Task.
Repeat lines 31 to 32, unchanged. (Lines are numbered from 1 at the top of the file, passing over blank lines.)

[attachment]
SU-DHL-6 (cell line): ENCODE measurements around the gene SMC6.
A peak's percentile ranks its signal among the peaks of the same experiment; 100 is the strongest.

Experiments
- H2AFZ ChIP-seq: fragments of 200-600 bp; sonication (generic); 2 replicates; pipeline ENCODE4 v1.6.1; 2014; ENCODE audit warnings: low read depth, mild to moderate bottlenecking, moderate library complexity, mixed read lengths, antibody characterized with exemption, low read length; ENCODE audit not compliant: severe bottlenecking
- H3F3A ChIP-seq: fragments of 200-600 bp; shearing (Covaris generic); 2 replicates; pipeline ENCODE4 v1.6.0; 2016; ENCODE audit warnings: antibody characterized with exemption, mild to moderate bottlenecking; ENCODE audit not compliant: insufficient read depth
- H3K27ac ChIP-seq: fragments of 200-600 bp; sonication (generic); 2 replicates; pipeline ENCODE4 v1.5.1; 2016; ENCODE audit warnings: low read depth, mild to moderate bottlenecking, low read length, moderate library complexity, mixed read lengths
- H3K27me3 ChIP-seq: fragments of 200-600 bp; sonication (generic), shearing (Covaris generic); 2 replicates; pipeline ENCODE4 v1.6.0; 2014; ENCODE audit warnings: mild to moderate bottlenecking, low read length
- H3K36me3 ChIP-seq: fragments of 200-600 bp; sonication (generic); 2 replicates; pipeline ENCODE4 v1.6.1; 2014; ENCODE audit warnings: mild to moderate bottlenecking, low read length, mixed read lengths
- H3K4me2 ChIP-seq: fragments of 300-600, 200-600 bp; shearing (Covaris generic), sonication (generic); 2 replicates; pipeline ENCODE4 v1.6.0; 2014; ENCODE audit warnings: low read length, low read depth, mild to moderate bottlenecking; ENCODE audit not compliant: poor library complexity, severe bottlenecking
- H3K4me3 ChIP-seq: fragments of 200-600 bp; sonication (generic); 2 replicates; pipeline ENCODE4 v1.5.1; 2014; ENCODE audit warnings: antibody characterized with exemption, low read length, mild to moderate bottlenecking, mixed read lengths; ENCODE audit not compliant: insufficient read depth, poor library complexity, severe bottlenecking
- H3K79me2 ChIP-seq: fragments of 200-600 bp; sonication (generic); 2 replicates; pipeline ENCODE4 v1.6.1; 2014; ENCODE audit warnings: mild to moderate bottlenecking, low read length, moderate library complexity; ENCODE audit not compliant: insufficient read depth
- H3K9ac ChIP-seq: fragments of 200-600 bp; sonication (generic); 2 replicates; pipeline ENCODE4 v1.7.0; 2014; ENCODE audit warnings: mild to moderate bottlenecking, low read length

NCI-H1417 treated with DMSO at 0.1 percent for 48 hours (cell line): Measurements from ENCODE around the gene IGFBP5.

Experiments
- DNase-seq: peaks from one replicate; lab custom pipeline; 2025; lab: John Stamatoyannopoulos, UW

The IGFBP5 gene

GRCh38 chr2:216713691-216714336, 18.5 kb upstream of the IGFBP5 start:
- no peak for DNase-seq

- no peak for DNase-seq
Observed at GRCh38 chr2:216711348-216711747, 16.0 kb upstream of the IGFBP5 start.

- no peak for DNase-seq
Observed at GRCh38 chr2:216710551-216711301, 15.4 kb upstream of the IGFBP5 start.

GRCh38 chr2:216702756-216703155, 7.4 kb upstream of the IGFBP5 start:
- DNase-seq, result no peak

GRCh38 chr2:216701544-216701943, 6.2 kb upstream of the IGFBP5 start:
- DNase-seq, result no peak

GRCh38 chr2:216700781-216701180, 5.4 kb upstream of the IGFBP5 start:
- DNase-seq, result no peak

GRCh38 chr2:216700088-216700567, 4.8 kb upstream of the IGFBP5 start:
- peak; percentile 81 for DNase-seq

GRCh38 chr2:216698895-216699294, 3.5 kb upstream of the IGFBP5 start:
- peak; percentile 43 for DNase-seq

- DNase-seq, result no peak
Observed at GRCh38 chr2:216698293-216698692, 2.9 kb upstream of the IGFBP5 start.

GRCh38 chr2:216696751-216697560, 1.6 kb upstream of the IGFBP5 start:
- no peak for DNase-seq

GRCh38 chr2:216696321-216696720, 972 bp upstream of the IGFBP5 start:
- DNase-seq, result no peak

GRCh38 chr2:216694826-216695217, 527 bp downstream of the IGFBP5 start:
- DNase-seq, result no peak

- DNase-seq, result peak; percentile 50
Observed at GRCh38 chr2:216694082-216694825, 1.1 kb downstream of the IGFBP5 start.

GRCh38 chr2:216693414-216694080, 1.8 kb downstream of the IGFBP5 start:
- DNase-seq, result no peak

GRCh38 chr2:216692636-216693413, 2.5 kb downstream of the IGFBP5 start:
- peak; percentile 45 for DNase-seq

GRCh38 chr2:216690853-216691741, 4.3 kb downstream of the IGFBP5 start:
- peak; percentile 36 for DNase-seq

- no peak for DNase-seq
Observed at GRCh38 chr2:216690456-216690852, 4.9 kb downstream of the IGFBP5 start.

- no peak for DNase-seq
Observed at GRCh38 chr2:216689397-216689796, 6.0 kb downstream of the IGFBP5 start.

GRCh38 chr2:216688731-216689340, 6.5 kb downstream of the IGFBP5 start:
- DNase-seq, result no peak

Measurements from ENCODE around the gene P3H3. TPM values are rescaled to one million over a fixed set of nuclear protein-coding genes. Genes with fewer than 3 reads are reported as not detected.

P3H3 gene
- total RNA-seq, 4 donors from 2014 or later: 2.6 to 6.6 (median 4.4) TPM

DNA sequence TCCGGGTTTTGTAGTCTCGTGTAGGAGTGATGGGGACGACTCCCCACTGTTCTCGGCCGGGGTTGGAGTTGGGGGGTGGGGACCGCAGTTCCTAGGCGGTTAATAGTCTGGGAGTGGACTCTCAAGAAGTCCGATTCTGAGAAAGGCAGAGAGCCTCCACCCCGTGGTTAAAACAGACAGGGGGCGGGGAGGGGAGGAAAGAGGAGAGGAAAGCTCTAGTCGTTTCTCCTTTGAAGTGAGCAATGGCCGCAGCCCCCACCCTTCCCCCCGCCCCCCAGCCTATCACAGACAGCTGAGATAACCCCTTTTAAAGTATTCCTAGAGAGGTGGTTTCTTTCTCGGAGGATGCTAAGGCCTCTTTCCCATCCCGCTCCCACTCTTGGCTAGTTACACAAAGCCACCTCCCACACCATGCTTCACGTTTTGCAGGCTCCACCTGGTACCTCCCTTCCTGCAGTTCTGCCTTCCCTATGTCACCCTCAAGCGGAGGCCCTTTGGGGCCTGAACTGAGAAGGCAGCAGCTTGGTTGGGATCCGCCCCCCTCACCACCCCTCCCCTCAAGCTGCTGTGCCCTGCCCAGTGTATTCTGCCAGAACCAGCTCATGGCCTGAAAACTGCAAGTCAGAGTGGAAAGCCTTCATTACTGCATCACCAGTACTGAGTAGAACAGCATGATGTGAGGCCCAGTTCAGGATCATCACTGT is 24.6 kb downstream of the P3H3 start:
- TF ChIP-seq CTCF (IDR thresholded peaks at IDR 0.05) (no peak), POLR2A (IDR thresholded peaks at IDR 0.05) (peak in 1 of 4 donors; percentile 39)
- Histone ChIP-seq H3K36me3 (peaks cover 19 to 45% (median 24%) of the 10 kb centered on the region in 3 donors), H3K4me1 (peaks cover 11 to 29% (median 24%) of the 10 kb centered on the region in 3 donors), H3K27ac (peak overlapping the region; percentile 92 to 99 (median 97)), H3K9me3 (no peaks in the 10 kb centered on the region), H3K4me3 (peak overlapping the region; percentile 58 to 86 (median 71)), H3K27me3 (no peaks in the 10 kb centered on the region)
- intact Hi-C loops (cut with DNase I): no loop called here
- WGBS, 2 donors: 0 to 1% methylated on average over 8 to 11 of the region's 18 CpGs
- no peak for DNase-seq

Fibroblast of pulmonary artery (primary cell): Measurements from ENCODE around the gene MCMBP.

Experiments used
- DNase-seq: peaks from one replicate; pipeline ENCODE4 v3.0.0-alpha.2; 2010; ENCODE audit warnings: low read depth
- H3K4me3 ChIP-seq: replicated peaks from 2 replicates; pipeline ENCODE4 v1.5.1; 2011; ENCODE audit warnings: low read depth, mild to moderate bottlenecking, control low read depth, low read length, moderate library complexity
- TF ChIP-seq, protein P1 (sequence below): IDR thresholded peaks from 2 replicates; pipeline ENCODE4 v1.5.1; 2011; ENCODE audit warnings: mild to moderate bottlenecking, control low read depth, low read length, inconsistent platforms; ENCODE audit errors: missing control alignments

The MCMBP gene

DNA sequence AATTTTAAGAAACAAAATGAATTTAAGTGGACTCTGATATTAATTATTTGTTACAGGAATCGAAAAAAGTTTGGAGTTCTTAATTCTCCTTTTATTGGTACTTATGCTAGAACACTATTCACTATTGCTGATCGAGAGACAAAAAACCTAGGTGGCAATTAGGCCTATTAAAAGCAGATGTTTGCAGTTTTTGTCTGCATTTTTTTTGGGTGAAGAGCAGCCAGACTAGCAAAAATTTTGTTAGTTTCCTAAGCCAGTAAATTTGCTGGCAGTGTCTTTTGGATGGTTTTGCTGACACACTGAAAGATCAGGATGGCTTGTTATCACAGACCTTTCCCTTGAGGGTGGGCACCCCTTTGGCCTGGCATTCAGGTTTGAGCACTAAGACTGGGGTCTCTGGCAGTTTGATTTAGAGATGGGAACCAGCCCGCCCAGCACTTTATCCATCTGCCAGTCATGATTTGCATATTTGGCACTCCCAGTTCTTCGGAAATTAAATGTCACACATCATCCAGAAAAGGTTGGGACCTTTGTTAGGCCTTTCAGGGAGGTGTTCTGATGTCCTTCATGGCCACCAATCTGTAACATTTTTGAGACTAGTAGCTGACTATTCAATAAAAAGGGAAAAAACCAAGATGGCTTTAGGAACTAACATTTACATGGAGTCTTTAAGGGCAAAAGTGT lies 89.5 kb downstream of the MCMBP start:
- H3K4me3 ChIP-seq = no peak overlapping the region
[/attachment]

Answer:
GRCh38 chr2:216698895-216699294, 3.5 kb upstream of the IGFBP5 start:
- peak; percentile 43 for DNase-seq